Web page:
On the VON show floor, analysts say America Online's new service will help accelerate the use of voice over IP, but they question whether it will stand up to the coming flood of optionsand whether businesses will find it secure enough.
SAN JOSE, Calif.America Online Inc.s disclosure on Tuesday that it will introduce a voice-over-IP telephone service will definitely add credibility to the technology, but it is unlikely to provide the long-term growth engine that would ensure the companys survival.
This was the view of three telecommunications industry executives who were attending the VON Spring 2005 conference
here who have long been looking for a business catalyst to jump-start the acceptance and use of VOIP (voice over IP).
VOIP is still at the early-adopter stage, although acceptance is starting to pick up, said Mark Hung, director of strategic marketing at Atheros Communications Inc. in Sunnyvale, Calif.
"I think it is awesome" because AOL has the experience and the infrastructure to introduce VOIP technology to a mass market, Hung said.
"I think that AOL can only help accelerate that ramp-up" of VOIP use, Hung said. "If AOL cant succeed, then I think that the VOIP community had better figure out who can," he said.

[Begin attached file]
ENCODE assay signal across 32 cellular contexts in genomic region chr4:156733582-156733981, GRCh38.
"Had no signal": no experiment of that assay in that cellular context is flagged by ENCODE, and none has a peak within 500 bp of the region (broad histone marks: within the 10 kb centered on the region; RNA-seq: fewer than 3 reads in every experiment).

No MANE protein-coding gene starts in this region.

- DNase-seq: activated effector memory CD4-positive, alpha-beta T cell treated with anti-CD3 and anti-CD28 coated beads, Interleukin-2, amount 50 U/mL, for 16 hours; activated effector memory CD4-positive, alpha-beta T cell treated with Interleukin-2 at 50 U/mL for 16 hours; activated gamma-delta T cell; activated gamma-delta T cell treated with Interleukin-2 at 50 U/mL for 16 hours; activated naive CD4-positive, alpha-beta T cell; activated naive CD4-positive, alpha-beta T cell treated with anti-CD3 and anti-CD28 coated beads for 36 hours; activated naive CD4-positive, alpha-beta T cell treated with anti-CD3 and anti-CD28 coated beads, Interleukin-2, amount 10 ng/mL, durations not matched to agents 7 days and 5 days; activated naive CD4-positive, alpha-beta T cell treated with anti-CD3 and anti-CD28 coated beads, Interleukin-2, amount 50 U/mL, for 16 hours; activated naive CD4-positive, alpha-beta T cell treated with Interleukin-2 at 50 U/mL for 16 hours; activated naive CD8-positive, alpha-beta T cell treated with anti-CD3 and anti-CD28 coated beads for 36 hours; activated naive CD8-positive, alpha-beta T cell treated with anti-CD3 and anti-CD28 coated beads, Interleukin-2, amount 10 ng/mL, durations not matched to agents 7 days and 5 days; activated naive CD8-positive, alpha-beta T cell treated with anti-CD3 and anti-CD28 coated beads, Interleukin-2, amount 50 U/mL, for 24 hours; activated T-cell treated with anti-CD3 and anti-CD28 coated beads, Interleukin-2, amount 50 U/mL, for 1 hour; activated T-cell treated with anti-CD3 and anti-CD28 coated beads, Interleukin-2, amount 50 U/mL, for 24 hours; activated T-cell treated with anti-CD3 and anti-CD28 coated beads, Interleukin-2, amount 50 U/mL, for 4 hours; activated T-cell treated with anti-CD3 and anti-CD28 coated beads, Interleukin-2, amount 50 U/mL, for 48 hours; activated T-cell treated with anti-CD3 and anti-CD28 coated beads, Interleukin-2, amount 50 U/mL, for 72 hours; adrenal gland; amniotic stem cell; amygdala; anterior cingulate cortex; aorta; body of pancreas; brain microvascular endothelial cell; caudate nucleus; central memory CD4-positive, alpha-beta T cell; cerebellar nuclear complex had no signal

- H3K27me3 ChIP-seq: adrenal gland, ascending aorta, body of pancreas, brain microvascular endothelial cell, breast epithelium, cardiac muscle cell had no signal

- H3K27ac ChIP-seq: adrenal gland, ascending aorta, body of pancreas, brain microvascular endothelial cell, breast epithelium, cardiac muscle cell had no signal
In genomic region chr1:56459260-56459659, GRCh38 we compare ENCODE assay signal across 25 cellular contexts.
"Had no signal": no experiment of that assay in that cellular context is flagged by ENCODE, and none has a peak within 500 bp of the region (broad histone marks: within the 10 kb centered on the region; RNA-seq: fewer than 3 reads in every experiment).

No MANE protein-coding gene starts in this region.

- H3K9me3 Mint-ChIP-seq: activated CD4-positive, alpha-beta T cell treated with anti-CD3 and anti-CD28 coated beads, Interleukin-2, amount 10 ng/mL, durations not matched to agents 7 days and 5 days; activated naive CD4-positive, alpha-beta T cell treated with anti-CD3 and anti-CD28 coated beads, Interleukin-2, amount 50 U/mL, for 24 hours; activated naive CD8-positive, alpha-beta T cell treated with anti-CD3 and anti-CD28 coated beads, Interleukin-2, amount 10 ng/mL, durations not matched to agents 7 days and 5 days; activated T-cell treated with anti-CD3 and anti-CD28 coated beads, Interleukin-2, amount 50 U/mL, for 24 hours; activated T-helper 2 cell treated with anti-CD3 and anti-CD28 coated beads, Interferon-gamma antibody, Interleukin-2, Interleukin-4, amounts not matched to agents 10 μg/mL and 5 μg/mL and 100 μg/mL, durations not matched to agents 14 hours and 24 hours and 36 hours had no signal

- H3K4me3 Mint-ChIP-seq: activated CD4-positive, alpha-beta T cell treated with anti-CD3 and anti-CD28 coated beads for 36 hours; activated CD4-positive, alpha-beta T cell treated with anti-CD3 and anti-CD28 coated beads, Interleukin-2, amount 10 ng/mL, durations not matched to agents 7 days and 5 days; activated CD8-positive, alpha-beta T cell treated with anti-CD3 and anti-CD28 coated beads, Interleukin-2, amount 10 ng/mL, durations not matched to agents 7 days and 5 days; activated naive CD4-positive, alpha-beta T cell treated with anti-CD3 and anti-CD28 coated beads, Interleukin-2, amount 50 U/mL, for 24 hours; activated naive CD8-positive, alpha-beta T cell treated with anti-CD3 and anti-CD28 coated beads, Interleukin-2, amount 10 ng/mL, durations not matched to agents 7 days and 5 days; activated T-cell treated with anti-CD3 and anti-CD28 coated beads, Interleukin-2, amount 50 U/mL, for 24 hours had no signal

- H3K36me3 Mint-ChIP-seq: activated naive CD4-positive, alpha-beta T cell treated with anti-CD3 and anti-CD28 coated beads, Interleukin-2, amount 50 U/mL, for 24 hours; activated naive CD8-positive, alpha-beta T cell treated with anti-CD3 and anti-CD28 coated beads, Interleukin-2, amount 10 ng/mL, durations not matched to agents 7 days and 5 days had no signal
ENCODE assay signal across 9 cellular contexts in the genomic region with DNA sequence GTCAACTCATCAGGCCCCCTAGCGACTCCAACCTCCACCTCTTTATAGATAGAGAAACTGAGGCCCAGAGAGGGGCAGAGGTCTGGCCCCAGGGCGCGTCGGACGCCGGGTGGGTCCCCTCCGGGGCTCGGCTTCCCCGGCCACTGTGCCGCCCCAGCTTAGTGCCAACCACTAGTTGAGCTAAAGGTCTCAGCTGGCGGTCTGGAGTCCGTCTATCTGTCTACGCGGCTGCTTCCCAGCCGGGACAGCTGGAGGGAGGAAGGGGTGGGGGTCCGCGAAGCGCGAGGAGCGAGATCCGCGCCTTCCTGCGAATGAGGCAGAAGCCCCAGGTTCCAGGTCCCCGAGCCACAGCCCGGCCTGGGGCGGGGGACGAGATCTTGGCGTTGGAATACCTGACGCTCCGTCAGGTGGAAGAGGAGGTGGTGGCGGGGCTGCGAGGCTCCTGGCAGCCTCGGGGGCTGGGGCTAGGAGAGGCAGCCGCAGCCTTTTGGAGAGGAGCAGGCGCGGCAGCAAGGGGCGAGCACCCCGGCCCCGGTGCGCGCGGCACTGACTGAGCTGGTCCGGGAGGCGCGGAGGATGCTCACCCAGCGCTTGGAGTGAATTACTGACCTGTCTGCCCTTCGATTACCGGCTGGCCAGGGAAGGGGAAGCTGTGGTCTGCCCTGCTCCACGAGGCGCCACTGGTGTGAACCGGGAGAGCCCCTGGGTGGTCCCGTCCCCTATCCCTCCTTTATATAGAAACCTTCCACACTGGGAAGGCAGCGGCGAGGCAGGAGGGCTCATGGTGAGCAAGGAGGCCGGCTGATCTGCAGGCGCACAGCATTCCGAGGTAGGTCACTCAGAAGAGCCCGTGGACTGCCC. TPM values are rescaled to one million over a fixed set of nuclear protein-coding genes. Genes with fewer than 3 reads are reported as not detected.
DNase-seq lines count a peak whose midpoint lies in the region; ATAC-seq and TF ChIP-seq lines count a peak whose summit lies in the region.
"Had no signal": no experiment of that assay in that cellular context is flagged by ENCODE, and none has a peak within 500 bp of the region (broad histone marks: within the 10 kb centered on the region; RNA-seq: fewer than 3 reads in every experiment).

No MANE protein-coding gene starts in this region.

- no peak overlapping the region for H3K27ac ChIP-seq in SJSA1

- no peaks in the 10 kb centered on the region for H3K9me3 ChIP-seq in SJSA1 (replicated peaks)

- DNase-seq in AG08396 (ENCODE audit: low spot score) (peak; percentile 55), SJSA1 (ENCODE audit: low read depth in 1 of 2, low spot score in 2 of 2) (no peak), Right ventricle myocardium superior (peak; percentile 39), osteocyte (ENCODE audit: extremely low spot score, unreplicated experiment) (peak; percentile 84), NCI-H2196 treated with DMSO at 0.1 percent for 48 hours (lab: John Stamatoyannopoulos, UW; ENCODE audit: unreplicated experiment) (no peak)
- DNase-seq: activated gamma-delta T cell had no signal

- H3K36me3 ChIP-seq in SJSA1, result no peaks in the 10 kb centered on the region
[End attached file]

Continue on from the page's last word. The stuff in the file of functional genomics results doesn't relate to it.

Click here to read more about AOLs plans to offer VOIP phone services.
AOL CEO Jonathan Miller disclosed in his VON keynote presentation Tuesday that "within the next 30 days," his company will formally introduce a VOIP service integrated with its familiar AOL Instant Messenger
The AOL service is likely to prove especially popular with teenagers, college students and their parents who want to stay in touch with them, said Anthony Dalby, a planning engineer at Alltel Communications Inc. in Little Rock, Ark.
Dalby said college students used to using IM to stay in touch with their friends are likely to become ready users of a long-distance Internet phone service that they can access anytime for a flat fee to talk to a friend at a school across the country.
The same thing is true for their parents, even those who dont worry as much about the expense of calling their children long distance, he said.
But AOL will "really have to force their hand to get into the business sphere," Dalby said, because enterprises will prefer to use "their own VPNs, their own IP Centrexes or their PBXes for VOIP" because they will have greater security, he said.
Dalby also questioned whether AOL will be able to capture a hefty share of the VOIP market in the same way it dominated a massive portion of the dial-up Internet access market in the mid-90s.
AOL certainly helps add credibility to the market, but Dalby said he thinks it is a market with fundamental differences. Other big companies, not the least of which are SBC Communications Inc. and AT&T Corp., are getting into the VOIP market, he said.
Other large phone companies will likely follow suit, at the very least to try to protect their customer bases, he said.
"AOL is the company that people are migrating away from."